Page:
Jazz Bass Icon Rufus Reid: 'You Don't Need But Two Notes'

Rufus Reid masterclass.

Rufus Reid masterclass.

Reid's late November masterclass touched on the physicality of playing the instrument, how to organize an improvisation, and the merits of a "less is more" approach.

By Alex Heigl

When a jazz bassist with a CV like Rufus Reid talks, you listen. And when he says "You don't need but two notes," it's a good thing to consider.

Rufus Reid.

The Grammy-nominated Reid, a Guggenheim fellow, has played with some of the greats of the form, like Kenny Burrell, Donald Byrd, Lee Konitz, and Stan Getz. He was also the bassist chosen by bebop pioneer Dexter Gordon when Gordon ended his long, self-imposed period of living and playing in Europe. Reid's Northern California roots run deep as well: A graduate of Sacramento High School, he played for years in a group he co-led with SFCM jazz drums instructor Akira Tana.

"Rufus is a consummate musician who encompasses every aspect of the instrument he plays and extends his mastery to composition and arranging," Tana said. "A veteran of decades in this music, Rufus and I partnered to form a co-lead group, TanaReid, in the Nineties. We released six recordings and toured extensively. I'm forever grateful to him for creating this association which still remains in our production company, TanaReid Productions, Inc. He set into motion my continuing endeavors in a leadership role."

Reid with bassists from SFCM's RJAM department.

Reid is also known among bassists for his educational book, The Evolving Bassist; and he has been giving masterclasses for at least 50 years by his own estimation. He opened his class at SFCM by asking everyone in the room to sing a note, before improvising over it, concluding, "You don't need but two notes sometimes. We as jazz musicians end up playing a zillion notes without any thought. Less is more."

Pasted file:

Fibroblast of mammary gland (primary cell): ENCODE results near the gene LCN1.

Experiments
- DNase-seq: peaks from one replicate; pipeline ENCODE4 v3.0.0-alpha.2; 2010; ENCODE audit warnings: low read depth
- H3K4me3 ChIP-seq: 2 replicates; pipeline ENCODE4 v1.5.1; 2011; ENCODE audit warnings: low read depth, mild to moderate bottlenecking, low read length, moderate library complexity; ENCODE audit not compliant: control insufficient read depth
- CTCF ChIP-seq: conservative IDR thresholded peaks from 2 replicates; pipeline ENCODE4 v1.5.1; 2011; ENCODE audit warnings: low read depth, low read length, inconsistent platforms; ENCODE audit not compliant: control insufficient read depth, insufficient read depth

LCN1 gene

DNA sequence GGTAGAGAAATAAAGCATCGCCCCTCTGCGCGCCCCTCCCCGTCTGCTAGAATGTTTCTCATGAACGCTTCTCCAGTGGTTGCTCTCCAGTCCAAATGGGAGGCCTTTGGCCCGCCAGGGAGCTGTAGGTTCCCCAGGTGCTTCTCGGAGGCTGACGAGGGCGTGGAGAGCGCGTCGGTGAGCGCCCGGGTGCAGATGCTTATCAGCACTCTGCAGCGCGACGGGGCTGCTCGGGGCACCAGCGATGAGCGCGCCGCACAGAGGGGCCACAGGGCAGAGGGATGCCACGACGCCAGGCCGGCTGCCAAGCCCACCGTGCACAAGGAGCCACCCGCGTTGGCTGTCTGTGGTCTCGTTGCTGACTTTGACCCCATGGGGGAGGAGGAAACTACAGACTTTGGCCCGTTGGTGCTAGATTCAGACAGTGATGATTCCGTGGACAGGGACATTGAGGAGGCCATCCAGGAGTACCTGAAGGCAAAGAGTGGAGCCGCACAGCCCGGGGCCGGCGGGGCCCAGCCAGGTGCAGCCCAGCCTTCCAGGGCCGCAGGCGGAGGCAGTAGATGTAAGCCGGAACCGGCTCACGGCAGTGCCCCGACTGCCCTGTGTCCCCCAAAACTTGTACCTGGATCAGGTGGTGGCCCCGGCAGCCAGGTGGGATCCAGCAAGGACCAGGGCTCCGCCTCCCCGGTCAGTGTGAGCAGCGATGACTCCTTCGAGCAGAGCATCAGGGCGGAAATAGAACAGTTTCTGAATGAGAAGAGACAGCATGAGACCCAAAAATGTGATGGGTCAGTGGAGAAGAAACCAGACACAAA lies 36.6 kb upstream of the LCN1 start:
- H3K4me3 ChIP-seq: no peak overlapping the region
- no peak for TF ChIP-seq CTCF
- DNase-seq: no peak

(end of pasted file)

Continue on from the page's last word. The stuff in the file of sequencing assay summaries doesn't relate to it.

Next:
Reid made the point that jazz bassists listen to their bodies: "We are by ourselves. Whereas in a full orchestra, there could be seven or eight players, in a jazz group, the sound is all ours. So you really have to understand how to get the most out of the instrument without injuring yourself. A lot of bass players have tendonitis in their hands or they develop back problems … There's a lot that goes into it: If you're gripping too tight, or the bass is too big, or your stance isn't right. The body doesn't lie. And a lot of those problems can be addressed by someone who actually plays the bass in a different way, and then you learn to adapt and keep stepping."

Unlearning bad habits, he said, is the most challenging. "To back up and re-address certain things, that can be difficult, ego-wise. If you're a fairly good player but all of the sudden your body says, 'No, this is not working,' you're gonna have to pay attention, because if you continue, you might hurt yourself to the point where you can't play at all."

Reid and a student.

Bassist Julian Esparza was one of the students chosen to play for Reid for the instructional portion of the masterclass. "We played the jazz standard 'Softly As In A Morning Sunrise' for Mr. Reid as a bass quartet with the other Roots, Jazz, and American Music (RJAM) bassists, the first time the bassists got together and played like that," he said.

"Playing in this setting made all of us listen and engage each other—but not in the way jazz bassists traditionally do. It made us be more conscious of what we were playing and how it affected the overall performance. The feedback he gave after the performance felt more like something a philosopher would impart to his students: I remember him telling me after playing, 'Always finish what you start!' Being around a master like Mr. Reid inspired me to think differently about not only being a musician but being a person as well."

Reid closed his own performance with a short but inspiring speech that made it easy to see why Esparza compared him to a philosopher.

"Music's very powerful," Reid said. "If you want it, it's all out there, free of charge. Take it, and work it, and when you leave here, inspire someone else to come in and get it. It's in the air, and once it's out there, it's yours."

"I didn't come here to preach to you," he concluded, "but I am. Because the music's important to me. And me being in this room right now, I'm investing myself in the music and you, so that we keep this music flying high."

Learn more about studying Roots, Jazz, and American Music or the double bass at SFCM.